Sasol & CDM: The Developed World Pays Sasol to Increase its Carbon Emissions

09 December 2009
Article

South African based multinational, Sasol, is nominated for the Angry Mermaid Award for its national and international lobbying campaign to promote Carbon Capture and Storage (CCS) as a clean solution to the dirty business of producing liquid fuels from coal and gas. Tristen Taylor of Earthlife Africa Johannesburg tells the story of its many attempts to benefit from carbon trading.

If you wish to highlight the absurdity of the entire Clean Development Mechanism (CDM) process and the failure of current climate change mitigation measures, point no further than the fact that the South African petrochemical giant Sasol already receives CDM funding for nitrous oxide abatement project at its Secunda and Sasolburg plants in South Africa. While this project will reduce Sasol's emissions by one million tonnes of CO2e annually, Sasol's new coal-to-liquids (CTL) plant in South Africa will add approximately 30 times that per annum into the atmosphere.

In effect, Sasol is being paid to pollute. If the fate of the entire planet wasn't in the balance, the absurdity of this distortion of the Kyoto Protocol would make fine comedy.

Buoyed by this windfall from nitrous oxide, Sasol made a second attempt at the CDM kitty in December 2008. This project application dealt with a 645 km natural gas pipeline running from Mozambique to its Secunda CTL plant in South Africa, along with the requisite gas conversion and processing technology and the development of natural gas fields in Mozambique.

Sasol claimed that it needed to find a new source of fuel because the coal mine that previously fed its Secunda plant has reached the end of its lifespan. It had the option of either opening a new coal mine, or building a natural gas pipeline from Mozambique. The company chose the natural gas option.  Using natural gas instead of coal will reduce greenhouse gas emissions, hence Sasol’s argument for registering as a CDM project worth US$1.57bn in credits.

Earthlife Africa Johannesburg successfully opposed Sasol's application, on the ground that Sasol was planning this conversion even before CDM was written into the books. Not only did Sasol state in its 1999 Annual Report that it found high quality natural gas in Mozambique (a process that would have begun well before 1999), that it had a use for such gas in its Sasolburg and Secunda plants, that the gas from Mozambique was a “viable alternative” to locally mined coal, and that it had an external market for the gas, but also that it was planning to build the pipeline. In fact, Sasol had already costed the operation and did not find it prohibitive.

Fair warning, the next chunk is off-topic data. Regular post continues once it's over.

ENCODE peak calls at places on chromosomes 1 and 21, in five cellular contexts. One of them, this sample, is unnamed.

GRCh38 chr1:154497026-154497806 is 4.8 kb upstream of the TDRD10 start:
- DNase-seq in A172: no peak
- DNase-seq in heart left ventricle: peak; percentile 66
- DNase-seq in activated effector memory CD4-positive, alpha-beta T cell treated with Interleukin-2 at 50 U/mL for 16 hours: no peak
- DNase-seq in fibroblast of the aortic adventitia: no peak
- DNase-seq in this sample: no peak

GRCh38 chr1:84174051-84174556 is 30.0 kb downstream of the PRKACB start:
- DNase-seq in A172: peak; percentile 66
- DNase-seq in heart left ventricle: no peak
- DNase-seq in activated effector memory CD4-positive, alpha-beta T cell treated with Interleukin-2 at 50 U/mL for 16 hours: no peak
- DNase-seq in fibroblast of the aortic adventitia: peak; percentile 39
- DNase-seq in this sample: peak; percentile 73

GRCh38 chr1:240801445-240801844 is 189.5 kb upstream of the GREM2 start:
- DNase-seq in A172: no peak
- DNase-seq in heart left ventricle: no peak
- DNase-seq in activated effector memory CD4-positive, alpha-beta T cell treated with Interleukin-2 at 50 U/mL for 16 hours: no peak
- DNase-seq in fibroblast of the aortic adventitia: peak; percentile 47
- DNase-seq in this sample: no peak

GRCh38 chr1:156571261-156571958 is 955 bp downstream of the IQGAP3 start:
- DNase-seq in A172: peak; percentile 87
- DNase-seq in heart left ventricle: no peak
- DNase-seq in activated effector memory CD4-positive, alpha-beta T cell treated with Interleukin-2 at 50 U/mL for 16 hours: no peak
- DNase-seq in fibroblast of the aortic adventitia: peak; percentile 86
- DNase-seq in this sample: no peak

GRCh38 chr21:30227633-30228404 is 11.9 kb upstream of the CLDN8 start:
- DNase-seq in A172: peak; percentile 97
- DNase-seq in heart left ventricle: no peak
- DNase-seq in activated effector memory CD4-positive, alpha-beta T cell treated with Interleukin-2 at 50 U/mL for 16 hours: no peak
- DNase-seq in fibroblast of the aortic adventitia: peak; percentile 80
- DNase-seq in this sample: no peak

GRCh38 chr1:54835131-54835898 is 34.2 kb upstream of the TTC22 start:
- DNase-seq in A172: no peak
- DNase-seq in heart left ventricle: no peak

In other words, Sasol’s plans to build the natural gas pipeline and use that gas in its CTL plants predates the adoption of the amendments to the Kyoto Protocol in Bonn in 2001, and misses the cut-off date of 1st January 2000.

In August 2009, South African civil society learned that Sasol was making another attempt at CDM funding, this time for an electricity co-generation project at its Secunda plant. The plant is increasing its own electricity generation capacity through the installation of gas turbines. Sasol's basic argument is that it will be purchasing less coal-fired electricity from the coal-fired grid and this will reduce carbon dioxide emissions. This application is still in the beginning stages, and is on the way to the National Designated Authority.

Once again, it seems that Sasol has violated the additionality component with this new application and is gambling on a favourable outcome. In a newsletter to Sasol investors in January 2009, Sasol CFO, Christine Ramon, stated, “The reason for the scope change is that some of the additional natural gas supply will be re-routed to increase electricity production through the installation of new gas-based co-generation technology. This will improve energy-efficiency and reduce Secunda’s reliance on external energy supply from Eskom”.

Sasol's own documentation clearly states that increasing co-generation has not only been part of its pre-existing business plans for some time, but that it is an economically attractive proposition when compared to purchasing from the state owned utility, Eskom.

So, what's going on here? A highly carbon intensive petrochemical giant, with a CTL plant that is world's highest single point emitter of carbon dioxide, not only receives funding under CDM but is aiming to use the CDM mechanism to generate cash to be reinvested in more CTL plants.

Rotten to the core.

Tristen Taylor is from Earthlife Africa Johannesburg.

The article appears in the Climate Chronicle newspaper published at the Copenhagen climate talks.